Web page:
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Legendary Castlevania Producer Shares Bloodstained Insights


LOS ANGELES – No one wanted traditional 2D exploration-based action/role-playing games; that was common knowledge prior to 2016. Koji Igarashi, who developed some of the best installments in the legendary Castlevania series, didn’t believe conventional wisdom, however.

His Kickstarter campaign for Bloodstained: Ritual of the Night was one of the most successful video game crowdfunding projects ever. Now that the game is inching closer and closer to release, Iga (ash is fans call him) shared some of his thoughts with us on what’s made his latest game really resonate with fans.

I had the opportunity to interview Iga at E3 2017 right after my colleague Sherri Smith played through a brand-new level in Bloodstained (which, in case you forgot, won our Best Indie award from E3 2016). The new level, set in a crumbling church, would feel right at home in a classic Castlevania title, with its monstrous floating heads, gothic architecture and blood-soaked bosses.

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Bloodstained has come a long way since it was just a proof-of-concept on a Kickstarter page. In fact, when the project launched, Iga wasn’t at all certain that it would resonate with modern gamers.

“Before I started the Kickstarter campaign, I was so worried that it wasn’t going to go too well,” Iga said. “This kind of genre was not so common anymore. When I started the Kickstarter campaign, and when it went live, and we heard so many passionate voices from the fans, I was so shocked – in a good way – and also very, very happy.”

The last traditional Castlevania installment came out in 2008, but fans will find that not much has changed in the intervening nine years, at least from a gameplay perspective.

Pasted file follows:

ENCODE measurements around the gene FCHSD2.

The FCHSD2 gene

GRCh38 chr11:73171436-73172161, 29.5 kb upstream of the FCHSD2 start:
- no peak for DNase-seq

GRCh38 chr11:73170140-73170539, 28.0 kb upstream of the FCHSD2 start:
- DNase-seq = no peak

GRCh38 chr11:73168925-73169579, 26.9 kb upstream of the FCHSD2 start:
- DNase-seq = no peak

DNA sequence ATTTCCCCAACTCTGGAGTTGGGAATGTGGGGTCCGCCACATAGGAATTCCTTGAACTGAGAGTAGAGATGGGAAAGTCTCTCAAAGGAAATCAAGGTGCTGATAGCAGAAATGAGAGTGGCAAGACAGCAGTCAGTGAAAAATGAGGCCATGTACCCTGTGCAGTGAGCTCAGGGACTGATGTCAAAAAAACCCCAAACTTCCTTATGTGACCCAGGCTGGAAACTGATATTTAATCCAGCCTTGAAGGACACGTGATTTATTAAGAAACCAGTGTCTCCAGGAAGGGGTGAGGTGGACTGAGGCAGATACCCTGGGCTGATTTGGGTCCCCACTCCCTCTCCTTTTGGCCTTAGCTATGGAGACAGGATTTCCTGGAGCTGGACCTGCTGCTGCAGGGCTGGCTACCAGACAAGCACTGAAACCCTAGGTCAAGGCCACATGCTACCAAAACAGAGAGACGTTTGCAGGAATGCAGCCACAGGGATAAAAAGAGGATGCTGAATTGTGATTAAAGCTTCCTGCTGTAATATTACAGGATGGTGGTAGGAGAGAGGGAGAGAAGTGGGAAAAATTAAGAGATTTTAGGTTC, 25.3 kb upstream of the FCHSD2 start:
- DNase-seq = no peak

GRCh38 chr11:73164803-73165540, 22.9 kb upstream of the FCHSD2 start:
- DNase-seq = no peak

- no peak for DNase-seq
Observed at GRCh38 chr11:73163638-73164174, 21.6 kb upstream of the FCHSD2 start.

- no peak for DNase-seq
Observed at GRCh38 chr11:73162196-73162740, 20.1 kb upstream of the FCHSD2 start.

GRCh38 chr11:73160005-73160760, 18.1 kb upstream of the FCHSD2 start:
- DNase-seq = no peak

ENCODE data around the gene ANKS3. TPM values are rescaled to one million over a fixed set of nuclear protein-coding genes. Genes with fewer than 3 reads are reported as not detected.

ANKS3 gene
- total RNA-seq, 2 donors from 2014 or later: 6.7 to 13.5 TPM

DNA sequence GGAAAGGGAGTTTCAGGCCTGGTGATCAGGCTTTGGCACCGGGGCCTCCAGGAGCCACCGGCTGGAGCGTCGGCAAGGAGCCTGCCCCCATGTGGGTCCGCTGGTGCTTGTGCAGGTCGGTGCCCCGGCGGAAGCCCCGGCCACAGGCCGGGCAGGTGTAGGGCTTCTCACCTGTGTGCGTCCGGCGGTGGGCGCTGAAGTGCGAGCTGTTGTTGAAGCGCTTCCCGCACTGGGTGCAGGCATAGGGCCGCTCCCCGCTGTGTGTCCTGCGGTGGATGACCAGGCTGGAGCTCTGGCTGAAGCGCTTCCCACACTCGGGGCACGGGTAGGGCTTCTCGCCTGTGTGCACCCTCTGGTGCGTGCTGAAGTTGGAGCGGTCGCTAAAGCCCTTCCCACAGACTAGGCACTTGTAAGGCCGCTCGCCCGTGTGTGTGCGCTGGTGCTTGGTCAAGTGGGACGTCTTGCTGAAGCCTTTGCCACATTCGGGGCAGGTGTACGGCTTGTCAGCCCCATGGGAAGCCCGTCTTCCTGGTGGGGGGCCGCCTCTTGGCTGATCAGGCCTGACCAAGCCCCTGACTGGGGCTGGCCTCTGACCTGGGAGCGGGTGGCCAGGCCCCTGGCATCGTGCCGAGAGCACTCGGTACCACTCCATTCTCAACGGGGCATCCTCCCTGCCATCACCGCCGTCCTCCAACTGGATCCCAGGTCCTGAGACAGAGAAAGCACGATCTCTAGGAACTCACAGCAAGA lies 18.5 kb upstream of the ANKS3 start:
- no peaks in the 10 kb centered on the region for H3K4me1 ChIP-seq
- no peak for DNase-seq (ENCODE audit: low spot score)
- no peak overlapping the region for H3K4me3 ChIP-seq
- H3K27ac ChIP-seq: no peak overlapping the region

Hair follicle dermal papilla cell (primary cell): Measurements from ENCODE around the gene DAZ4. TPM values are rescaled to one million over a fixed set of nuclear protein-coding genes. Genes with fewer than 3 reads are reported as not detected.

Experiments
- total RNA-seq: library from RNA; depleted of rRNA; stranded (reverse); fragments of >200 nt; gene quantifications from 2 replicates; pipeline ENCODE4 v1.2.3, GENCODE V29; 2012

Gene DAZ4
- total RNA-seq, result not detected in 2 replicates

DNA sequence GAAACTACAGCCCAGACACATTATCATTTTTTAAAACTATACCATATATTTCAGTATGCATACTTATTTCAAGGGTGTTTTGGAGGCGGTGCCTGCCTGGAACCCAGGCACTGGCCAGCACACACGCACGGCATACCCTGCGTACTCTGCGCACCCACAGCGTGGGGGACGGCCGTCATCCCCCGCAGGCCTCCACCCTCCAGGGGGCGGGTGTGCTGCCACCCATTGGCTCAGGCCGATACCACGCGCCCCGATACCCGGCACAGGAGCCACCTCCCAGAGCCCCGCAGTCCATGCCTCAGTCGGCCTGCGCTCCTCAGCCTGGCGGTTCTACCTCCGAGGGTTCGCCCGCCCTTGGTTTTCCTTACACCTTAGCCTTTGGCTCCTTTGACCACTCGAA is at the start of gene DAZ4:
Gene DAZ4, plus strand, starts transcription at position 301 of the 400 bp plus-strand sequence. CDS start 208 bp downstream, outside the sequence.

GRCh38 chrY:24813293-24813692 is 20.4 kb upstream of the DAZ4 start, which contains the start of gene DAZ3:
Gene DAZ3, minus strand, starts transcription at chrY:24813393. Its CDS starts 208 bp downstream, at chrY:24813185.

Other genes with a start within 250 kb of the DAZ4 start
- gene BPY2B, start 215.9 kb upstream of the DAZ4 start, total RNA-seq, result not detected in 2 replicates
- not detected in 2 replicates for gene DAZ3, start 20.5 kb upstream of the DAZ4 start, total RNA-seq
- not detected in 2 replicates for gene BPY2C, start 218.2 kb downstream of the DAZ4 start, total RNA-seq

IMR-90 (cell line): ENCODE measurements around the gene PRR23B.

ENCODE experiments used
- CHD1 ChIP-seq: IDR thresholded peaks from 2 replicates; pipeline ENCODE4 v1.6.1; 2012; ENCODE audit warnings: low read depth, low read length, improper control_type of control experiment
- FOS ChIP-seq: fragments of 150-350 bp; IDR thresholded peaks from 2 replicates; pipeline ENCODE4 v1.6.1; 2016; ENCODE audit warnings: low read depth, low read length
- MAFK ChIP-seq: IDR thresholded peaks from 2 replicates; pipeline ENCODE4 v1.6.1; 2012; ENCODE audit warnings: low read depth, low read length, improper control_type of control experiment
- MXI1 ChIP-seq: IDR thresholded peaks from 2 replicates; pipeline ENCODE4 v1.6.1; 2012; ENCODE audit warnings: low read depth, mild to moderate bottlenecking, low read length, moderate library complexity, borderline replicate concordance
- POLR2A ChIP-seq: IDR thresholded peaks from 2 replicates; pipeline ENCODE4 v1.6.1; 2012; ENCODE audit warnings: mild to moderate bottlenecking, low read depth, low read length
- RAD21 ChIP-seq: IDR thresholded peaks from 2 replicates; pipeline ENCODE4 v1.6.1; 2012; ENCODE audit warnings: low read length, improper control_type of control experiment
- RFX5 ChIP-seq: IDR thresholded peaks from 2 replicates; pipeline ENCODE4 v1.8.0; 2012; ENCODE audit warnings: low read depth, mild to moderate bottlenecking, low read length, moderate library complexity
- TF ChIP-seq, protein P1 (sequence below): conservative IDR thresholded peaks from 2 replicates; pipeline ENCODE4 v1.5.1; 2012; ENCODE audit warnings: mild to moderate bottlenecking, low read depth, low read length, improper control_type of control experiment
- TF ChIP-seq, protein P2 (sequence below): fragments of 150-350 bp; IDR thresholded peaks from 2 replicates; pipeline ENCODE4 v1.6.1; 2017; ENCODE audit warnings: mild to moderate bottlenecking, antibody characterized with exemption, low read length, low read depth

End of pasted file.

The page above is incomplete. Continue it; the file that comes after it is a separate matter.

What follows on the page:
“The concept and characters, those are all different from the previous Castlevania series,” Iga explained. “In regard to gameplay and how players will play the game, it’s actually very similar, and almost the same, as some of the previous Castlevanias.”

One thing that struck me immediately when I played Bloodstained for the first time was how gorgeous it looked – like an animated storybook – and how ominous and instantly familiar the music felt. The graphics and sound have always helped define Castlevania, and the same will hold true for its spiritual successor.

“Throughout all the games I’ve worked on, the fans especially loved the art style and the music,” Iga said. “When I’m developing Bloodstained, that’s what I have to work very hard on, to answer the fans’ voices.”

Iga’s answers aren’t too surprising, but the common thread running through them is that he wants to deliver what the fans asked for. After all, fans didn’t just put their faith and hope in Iga; in many cases, they put up money as well. Bloodstained will be out in early 2018 for a variety of platforms. The game has looked fantastic, both at E3 2016 and 2017, but we won’t know for sure whether it will realize its full potential until it launches.